What Is Coaching?
Coaching is a professional partnership between a qualified coach and an
individual or team that supports the achievement of extraordinary
results, based on goals set by the individual or team. Through the
process of coaching, individuals focus on the skills and actions needed
to successfully produce their personally relevant results.
The individual or team chooses the focus of conversation, while the
coach listens and contributes observations and questions as well as
concepts and principles that can assist in generating possibilities and
identifying actions. Through the coaching process the clarity that is
needed to support the most effective actions is achieved.
Coaching accelerates the individual or team’s progress by providing
greater focus and awareness of possibilities, leading to more effective
choices. Coaching concentrates on where individuals are now and what
they are willing to do to get where they want to be in the future. ICF
member coaches recognize that results are a matter of the individual or
team’s intentions, choices and actions, supported by the coach's efforts
and application of coaching skills, approaches and methods.
The questions below provide additional information about professional coaching.
1. How can you determine if coaching is right for you?
To determine if you could benefit from coaching, start by summarizing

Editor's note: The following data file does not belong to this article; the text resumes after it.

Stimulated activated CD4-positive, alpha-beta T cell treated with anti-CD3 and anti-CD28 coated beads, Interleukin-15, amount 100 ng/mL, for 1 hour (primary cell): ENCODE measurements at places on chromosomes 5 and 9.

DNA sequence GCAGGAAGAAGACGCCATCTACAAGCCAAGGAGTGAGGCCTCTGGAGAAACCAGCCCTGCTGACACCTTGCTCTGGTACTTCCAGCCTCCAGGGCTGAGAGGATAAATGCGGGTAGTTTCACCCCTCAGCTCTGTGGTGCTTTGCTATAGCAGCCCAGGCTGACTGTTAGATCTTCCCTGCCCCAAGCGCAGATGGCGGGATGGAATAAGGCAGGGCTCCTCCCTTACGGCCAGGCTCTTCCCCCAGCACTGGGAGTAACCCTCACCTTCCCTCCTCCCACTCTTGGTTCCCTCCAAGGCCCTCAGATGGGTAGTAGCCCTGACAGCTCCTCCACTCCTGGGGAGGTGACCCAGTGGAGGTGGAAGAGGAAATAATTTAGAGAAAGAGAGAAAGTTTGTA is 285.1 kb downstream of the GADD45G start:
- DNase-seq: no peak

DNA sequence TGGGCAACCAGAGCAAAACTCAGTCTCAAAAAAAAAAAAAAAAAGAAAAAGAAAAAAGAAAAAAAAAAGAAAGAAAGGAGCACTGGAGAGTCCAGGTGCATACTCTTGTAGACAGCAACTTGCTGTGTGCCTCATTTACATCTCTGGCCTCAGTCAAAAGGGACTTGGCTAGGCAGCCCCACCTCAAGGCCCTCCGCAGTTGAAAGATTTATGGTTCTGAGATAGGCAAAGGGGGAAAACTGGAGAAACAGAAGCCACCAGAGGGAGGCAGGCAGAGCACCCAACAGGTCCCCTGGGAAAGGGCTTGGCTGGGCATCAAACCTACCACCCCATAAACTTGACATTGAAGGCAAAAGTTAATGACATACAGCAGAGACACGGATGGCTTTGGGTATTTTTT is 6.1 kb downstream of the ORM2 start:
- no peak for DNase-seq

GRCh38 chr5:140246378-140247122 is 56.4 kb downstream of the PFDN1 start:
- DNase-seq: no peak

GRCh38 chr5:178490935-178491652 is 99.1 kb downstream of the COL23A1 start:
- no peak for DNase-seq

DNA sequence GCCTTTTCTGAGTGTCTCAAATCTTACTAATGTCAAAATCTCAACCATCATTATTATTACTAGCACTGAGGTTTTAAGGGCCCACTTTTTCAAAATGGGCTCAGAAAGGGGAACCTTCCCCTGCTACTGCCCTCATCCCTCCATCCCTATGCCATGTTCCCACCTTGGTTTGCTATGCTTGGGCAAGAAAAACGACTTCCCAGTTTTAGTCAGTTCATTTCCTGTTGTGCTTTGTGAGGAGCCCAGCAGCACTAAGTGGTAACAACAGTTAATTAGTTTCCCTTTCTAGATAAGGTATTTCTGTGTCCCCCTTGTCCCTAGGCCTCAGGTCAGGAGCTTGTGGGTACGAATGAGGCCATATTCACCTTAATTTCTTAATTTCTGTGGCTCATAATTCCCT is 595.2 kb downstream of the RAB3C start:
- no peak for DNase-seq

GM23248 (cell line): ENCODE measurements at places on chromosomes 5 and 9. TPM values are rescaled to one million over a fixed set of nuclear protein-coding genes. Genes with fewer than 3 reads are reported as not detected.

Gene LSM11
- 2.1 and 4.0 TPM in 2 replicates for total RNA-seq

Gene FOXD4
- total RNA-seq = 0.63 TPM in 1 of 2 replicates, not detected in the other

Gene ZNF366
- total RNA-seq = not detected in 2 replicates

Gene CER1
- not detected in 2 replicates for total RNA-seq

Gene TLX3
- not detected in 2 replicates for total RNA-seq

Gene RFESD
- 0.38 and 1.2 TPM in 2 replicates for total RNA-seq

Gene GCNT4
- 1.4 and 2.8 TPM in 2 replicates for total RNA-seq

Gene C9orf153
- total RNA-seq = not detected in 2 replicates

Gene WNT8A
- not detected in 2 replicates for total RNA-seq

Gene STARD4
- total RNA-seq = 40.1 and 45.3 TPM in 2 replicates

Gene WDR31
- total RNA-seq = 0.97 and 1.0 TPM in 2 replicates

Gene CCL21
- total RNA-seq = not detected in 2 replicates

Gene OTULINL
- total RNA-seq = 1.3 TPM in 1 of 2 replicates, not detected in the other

what you would expect to accomplish in coaching. When someone has a
fairly clear idea of the desired outcome, a coaching partnership can be a
useful tool for developing a strategy for how to achieve that outcome
with greater ease.
Since coaching is a partnership, also ask yourself if you find it
valuable to collaborate, to have another viewpoint and to be asked to
consider new perspectives. Also, ask yourself if you are ready to devote
the time and the energy to making real changes in your work or life. If
the answer to these questions is yes, then coaching may be a beneficial
way for you to grow and develop.
2. What are the benefits of coaching?
Individuals who engage in a coaching relationship can expect to
experience fresh perspectives on personal challenges and opportunities,
enhanced thinking and decision making skills, enhanced interpersonal
effectiveness, and increased confidence in carrying out their chosen
work and life roles. Consistent with a commitment to enhancing their
personal effectiveness, they can also expect to see appreciable results
in the areas of productivity, personal satisfaction with life and work,
and the achievement of personally relevant goals.
3. What are some typical reasons someone might work with a coach?
There are many reasons that an individual or team might choose to work with a coach, including but not limited to the following:
- There is something at stake (a challenge, stretch goal or
opportunity), and it is urgent, compelling or exciting or all of the
- There is a gap in knowledge, skills, confidence, or resources
- A big stretch is being asked or required, and it is time sensitive
- There is a desire to accelerate results